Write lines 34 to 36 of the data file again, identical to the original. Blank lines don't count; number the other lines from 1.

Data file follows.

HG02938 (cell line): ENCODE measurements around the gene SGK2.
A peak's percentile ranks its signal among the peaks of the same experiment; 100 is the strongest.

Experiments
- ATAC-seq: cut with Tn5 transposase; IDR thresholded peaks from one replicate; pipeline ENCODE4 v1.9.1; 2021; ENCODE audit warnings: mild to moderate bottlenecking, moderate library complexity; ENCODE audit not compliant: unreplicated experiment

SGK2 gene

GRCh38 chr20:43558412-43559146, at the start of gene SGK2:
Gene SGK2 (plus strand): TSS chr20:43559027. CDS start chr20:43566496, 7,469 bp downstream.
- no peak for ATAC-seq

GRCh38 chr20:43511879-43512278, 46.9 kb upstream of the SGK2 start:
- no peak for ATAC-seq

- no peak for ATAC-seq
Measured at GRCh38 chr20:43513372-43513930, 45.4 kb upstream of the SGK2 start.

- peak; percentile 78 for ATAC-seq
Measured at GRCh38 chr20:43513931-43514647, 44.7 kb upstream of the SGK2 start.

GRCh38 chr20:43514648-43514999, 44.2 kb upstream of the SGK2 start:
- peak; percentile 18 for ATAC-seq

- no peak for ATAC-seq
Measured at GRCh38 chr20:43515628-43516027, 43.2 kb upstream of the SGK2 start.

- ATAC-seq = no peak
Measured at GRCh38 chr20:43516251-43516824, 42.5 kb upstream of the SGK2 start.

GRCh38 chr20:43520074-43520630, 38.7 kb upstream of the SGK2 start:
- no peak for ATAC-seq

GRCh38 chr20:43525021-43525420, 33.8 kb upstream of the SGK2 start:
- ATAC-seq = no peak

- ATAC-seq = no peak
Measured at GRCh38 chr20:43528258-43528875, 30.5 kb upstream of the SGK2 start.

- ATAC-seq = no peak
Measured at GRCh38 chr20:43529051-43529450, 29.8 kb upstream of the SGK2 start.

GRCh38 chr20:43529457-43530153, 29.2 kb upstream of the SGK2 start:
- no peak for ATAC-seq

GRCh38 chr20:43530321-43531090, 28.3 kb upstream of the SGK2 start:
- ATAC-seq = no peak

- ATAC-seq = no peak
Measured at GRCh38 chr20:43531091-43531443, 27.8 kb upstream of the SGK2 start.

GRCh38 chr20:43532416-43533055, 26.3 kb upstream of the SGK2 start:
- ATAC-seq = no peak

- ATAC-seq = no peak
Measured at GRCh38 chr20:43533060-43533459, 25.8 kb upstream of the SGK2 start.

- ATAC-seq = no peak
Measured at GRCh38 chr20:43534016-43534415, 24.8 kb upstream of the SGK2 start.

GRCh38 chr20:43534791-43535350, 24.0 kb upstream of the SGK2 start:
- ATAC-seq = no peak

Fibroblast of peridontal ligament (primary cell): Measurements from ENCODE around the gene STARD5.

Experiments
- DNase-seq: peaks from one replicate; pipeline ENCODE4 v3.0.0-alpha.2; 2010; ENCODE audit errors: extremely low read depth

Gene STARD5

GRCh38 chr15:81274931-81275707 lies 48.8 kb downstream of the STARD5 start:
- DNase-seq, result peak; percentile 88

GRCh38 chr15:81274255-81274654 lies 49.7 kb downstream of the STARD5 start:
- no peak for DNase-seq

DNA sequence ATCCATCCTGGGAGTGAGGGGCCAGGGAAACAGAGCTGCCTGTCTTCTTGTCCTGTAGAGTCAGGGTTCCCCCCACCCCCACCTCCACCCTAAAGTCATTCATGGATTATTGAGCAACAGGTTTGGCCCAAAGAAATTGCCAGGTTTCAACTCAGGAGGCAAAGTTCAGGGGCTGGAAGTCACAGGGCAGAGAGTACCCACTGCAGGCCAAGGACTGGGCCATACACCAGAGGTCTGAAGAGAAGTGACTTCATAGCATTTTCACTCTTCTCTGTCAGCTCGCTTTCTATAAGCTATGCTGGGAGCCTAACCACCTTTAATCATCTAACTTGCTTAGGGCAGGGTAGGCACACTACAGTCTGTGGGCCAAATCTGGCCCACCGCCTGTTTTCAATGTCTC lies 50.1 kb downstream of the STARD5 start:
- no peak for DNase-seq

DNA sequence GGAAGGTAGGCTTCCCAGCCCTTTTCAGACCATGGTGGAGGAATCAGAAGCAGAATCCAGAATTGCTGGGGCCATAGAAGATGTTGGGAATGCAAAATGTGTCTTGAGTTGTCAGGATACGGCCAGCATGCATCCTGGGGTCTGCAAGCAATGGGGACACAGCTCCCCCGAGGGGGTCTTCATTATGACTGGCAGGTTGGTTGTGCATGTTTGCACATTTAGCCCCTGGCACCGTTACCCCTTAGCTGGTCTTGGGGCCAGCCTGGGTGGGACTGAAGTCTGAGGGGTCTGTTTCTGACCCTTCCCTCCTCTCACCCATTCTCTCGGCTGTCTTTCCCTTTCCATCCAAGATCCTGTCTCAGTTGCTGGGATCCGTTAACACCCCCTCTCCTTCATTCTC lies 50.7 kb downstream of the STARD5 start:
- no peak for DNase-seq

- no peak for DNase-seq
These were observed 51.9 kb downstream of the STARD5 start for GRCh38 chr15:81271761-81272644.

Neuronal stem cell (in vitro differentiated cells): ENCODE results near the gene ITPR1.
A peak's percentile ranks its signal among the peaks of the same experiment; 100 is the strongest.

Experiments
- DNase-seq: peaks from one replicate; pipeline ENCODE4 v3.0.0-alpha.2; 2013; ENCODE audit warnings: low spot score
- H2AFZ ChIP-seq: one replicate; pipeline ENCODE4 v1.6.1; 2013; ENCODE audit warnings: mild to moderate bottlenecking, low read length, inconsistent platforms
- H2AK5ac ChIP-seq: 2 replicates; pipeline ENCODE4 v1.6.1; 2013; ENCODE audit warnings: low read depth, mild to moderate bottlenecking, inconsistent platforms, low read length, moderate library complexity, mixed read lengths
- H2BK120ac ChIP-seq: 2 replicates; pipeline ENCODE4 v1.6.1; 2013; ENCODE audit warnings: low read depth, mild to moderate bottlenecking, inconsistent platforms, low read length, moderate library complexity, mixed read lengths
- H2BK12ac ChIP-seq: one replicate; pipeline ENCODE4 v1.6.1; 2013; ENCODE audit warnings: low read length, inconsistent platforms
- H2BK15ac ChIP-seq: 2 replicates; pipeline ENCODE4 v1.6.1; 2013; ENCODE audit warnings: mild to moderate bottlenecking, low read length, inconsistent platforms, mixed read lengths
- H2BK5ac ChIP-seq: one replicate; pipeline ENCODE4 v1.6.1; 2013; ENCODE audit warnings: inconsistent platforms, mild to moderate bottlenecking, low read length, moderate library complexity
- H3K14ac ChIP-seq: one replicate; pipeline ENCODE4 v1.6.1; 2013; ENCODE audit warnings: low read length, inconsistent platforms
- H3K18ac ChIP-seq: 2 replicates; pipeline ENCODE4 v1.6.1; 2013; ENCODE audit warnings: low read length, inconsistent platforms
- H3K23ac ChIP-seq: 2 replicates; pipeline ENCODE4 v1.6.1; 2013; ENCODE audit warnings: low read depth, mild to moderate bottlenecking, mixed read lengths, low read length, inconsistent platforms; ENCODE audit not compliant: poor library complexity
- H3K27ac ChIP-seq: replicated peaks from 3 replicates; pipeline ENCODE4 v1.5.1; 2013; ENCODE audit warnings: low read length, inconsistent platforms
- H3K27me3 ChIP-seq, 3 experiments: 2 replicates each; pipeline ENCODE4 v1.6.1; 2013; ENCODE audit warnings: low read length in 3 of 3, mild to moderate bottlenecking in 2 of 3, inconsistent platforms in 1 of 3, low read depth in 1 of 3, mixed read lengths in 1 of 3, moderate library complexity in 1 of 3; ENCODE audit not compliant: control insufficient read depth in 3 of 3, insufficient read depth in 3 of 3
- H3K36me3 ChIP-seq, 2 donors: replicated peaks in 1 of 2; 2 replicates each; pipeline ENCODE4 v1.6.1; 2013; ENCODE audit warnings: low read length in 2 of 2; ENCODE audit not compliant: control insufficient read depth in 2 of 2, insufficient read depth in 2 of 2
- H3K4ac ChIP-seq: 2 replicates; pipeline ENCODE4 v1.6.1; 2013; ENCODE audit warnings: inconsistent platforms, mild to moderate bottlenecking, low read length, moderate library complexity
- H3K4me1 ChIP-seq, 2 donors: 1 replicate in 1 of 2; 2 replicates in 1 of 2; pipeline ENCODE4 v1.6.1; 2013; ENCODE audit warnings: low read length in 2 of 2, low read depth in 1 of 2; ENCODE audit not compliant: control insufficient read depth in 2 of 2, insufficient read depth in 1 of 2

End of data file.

Measured at GRCh38 chr20:43531091-43531443, 27.8 kb upstream of the SGK2 start.

GRCh38 chr20:43532416-43533055, 26.3 kb upstream of the SGK2 start:
- ATAC-seq = no peak